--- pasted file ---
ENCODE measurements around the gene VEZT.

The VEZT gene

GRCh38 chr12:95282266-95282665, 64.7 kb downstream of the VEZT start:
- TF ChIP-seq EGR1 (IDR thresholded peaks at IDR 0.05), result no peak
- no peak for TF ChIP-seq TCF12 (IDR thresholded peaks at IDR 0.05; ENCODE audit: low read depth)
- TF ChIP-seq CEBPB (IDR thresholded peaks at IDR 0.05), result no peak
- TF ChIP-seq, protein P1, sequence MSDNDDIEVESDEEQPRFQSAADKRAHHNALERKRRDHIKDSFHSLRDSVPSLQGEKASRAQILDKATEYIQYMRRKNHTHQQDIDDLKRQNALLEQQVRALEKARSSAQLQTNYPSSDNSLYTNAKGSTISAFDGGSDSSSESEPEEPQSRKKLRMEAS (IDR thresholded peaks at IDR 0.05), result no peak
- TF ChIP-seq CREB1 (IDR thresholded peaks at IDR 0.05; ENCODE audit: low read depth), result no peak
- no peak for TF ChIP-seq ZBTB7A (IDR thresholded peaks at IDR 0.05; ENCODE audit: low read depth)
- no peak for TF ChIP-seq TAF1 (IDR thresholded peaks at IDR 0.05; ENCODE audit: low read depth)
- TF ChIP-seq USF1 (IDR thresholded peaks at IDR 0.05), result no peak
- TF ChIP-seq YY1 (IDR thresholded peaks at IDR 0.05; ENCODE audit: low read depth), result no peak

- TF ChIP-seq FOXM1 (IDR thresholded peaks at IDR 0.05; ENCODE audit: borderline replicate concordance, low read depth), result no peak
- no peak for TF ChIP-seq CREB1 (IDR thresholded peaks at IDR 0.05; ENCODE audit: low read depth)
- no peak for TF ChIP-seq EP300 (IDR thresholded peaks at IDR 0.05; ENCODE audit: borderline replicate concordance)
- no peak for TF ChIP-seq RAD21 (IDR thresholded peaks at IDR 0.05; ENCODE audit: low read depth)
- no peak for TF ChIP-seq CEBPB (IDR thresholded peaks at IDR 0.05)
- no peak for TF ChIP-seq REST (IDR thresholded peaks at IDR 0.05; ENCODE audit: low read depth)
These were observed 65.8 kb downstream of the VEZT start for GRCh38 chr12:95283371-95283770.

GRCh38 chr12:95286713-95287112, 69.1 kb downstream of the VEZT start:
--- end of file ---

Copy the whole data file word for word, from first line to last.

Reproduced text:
ENCODE measurements around the gene VEZT.

The VEZT gene

GRCh38 chr12:95282266-95282665, 64.7 kb downstream of the VEZT start:
- TF ChIP-seq EGR1 (IDR thresholded peaks at IDR 0.05), result no peak
- no peak for TF ChIP-seq TCF12 (IDR thresholded peaks at IDR 0.05; ENCODE audit: low read depth)
- TF ChIP-seq CEBPB (IDR thresholded peaks at IDR 0.05), result no peak
- TF ChIP-seq, protein P1, sequence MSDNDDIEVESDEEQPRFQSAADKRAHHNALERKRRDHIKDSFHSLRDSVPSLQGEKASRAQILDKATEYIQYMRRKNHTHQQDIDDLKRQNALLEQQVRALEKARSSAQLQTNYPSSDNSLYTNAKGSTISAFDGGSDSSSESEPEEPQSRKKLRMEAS (IDR thresholded peaks at IDR 0.05), result no peak
- TF ChIP-seq CREB1 (IDR thresholded peaks at IDR 0.05; ENCODE audit: low read depth), result no peak
- no peak for TF ChIP-seq ZBTB7A (IDR thresholded peaks at IDR 0.05; ENCODE audit: low read depth)
- no peak for TF ChIP-seq TAF1 (IDR thresholded peaks at IDR 0.05; ENCODE audit: low read depth)
- TF ChIP-seq USF1 (IDR thresholded peaks at IDR 0.05), result no peak
- TF ChIP-seq YY1 (IDR thresholded peaks at IDR 0.05; ENCODE audit: low read depth), result no peak

- TF ChIP-seq FOXM1 (IDR thresholded peaks at IDR 0.05; ENCODE audit: borderline replicate concordance, low read depth), result no peak
- no peak for TF ChIP-seq CREB1 (IDR thresholded peaks at IDR 0.05; ENCODE audit: low read depth)
- no peak for TF ChIP-seq EP300 (IDR thresholded peaks at IDR 0.05; ENCODE audit: borderline replicate concordance)
- no peak for TF ChIP-seq RAD21 (IDR thresholded peaks at IDR 0.05; ENCODE audit: low read depth)
- no peak for TF ChIP-seq CEBPB (IDR thresholded peaks at IDR 0.05)
- no peak for TF ChIP-seq REST (IDR thresholded peaks at IDR 0.05; ENCODE audit: low read depth)
These were observed 65.8 kb downstream of the VEZT start for GRCh38 chr12:95283371-95283770.

GRCh38 chr12:95286713-95287112, 69.1 kb downstream of the VEZT start: